Wolf found in N.B. for first time in 150 years, test confirms
In this undated file photo provided by the U.S. Fish and Wildlife Service a gray wolf is shown.
FREDERICTON - Genetic testing has confirmed that an animal fatally shot last month by a hunter in northern New Brunswick was a wolf.
The surprising finding marks the first confirmed wolf sighting in the province in 150 years.
"Wolves are considered to be extinct in New Brunswick and there is no evidence that a breeding population has established itself here," the provincial Natural Resources Department said in a statement Wednesday.
The genetic analysis, conducted at Trent University in Peterborough, Ont., concluded the animal had DNA from two species: grey wolf and Eastern wolf.
The 90-pound canine was shot April 6 near Caraquet. Jacques Mallet, the licensed hunter who pulled the trigger, thought he was shooting at a coyote, which are typically much smaller animals.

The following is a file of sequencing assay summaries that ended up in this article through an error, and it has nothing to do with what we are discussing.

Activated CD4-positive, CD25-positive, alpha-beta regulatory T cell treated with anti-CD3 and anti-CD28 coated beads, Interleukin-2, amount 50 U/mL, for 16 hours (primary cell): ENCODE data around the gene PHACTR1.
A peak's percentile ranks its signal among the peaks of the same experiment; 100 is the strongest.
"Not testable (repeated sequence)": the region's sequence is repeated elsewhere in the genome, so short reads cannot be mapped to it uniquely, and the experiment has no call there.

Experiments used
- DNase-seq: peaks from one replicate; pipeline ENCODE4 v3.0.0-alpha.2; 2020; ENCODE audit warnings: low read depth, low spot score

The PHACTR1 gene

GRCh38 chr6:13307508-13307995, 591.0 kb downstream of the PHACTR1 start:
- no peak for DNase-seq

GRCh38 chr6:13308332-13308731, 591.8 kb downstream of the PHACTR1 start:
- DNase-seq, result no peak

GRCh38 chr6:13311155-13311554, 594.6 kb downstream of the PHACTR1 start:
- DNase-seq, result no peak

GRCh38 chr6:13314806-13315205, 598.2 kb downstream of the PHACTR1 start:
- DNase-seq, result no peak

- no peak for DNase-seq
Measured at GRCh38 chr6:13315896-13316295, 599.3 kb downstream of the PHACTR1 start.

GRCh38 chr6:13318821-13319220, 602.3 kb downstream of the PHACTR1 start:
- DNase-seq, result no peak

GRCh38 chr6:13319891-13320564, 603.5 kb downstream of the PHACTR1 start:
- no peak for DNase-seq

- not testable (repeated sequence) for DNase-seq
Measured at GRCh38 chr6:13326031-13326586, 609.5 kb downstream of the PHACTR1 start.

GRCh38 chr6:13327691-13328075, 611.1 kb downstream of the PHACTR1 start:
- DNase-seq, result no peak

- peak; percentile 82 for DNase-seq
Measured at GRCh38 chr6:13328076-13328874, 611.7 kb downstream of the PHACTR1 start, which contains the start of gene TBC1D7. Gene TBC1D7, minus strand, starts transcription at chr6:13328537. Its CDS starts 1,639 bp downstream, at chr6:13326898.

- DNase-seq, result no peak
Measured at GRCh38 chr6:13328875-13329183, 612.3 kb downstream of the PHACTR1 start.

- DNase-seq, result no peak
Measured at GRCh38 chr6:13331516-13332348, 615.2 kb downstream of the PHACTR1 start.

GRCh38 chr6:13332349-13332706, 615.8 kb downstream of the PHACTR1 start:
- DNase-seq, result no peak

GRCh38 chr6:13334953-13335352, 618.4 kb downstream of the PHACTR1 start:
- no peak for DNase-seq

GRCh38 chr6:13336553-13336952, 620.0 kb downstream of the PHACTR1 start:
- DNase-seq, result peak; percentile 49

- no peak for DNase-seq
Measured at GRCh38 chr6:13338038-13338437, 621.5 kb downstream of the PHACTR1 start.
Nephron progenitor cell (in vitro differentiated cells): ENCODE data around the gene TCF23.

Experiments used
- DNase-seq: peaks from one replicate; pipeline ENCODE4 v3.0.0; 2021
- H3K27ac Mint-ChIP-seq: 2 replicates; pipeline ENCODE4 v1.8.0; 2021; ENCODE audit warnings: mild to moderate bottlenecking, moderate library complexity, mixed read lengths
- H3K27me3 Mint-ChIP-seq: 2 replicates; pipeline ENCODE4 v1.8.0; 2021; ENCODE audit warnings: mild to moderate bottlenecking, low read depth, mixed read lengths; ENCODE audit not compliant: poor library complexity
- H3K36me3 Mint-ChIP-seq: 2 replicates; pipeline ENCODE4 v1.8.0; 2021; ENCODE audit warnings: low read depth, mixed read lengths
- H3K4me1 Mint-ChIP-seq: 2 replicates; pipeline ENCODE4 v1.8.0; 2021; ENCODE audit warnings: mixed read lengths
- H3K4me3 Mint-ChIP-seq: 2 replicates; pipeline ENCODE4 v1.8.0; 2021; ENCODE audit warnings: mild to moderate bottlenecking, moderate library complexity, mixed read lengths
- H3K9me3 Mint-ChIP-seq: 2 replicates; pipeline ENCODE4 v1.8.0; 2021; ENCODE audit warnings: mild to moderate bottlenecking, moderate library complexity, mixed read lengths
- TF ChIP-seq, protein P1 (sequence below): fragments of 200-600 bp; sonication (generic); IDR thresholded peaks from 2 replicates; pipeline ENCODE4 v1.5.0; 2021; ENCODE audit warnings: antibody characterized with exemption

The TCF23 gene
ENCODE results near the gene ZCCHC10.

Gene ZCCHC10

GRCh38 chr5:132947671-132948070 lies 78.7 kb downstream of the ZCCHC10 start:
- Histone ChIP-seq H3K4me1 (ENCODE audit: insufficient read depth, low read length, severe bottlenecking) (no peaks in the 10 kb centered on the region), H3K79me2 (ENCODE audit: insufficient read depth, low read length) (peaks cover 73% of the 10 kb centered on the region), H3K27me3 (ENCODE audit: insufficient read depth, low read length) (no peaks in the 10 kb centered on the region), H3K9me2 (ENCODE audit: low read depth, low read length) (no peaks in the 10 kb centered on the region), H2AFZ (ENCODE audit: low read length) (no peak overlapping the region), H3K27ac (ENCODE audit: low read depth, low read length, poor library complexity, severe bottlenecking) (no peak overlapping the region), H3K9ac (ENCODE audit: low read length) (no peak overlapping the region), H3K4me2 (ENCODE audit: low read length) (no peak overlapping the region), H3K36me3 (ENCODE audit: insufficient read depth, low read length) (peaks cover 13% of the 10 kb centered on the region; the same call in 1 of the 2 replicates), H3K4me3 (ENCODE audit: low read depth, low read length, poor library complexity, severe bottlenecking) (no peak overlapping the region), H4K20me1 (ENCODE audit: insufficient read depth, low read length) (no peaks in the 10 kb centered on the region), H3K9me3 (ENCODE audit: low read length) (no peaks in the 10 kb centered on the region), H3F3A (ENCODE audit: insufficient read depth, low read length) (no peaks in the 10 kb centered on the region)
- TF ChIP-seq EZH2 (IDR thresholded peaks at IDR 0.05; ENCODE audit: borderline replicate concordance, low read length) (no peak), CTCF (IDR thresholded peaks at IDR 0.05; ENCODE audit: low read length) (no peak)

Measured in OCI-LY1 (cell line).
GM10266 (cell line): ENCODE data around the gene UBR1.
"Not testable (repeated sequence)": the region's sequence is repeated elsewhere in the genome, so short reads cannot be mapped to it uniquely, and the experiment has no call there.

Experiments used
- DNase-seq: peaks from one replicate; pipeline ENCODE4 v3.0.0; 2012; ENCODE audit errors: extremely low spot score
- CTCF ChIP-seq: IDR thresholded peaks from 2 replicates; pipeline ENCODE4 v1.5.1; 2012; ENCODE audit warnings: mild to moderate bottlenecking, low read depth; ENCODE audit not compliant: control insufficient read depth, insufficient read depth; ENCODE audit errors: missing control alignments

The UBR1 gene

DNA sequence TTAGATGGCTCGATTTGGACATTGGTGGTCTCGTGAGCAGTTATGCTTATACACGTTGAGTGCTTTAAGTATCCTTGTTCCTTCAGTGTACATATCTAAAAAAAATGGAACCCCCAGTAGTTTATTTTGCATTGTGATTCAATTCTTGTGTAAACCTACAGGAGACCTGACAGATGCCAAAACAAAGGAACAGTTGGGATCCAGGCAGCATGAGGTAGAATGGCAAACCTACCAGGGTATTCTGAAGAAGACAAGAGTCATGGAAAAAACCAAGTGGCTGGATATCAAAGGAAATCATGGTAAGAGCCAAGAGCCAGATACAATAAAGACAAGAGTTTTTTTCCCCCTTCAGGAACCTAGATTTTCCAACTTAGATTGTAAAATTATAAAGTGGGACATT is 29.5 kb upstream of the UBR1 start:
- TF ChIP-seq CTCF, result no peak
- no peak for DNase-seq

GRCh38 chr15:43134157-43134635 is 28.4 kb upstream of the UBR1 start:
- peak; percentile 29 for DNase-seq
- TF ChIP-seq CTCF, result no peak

Mallet said couldn't believe the size of the animal.
"When I killed it, we were a bit nervous weighing it," Mallet said in a recent interview.
The department said the range for this subspecies of wolf usually includes Ontario and Quebec, primarily along the northern shore of the St. Lawrence River. This type of wolf is also found in the United States in Minnesota, Michigan and Wisconsin.
The wolf carcass will be further examined at the New Brunswick Museum to determine whether it was a wild animal or a captive that escaped or was let loose.
Biologists believe wolves were hunted to extinction in New Brunswick by 1860, two years after legislation was enacted to encourage the destruction of the species.
Fred Harrington, an animal psychologist who has studied wolves and coyotes for over 30 years, has said the wolf could have come to New Brunswick on an ice floe, or it could have been someone's illegal pet.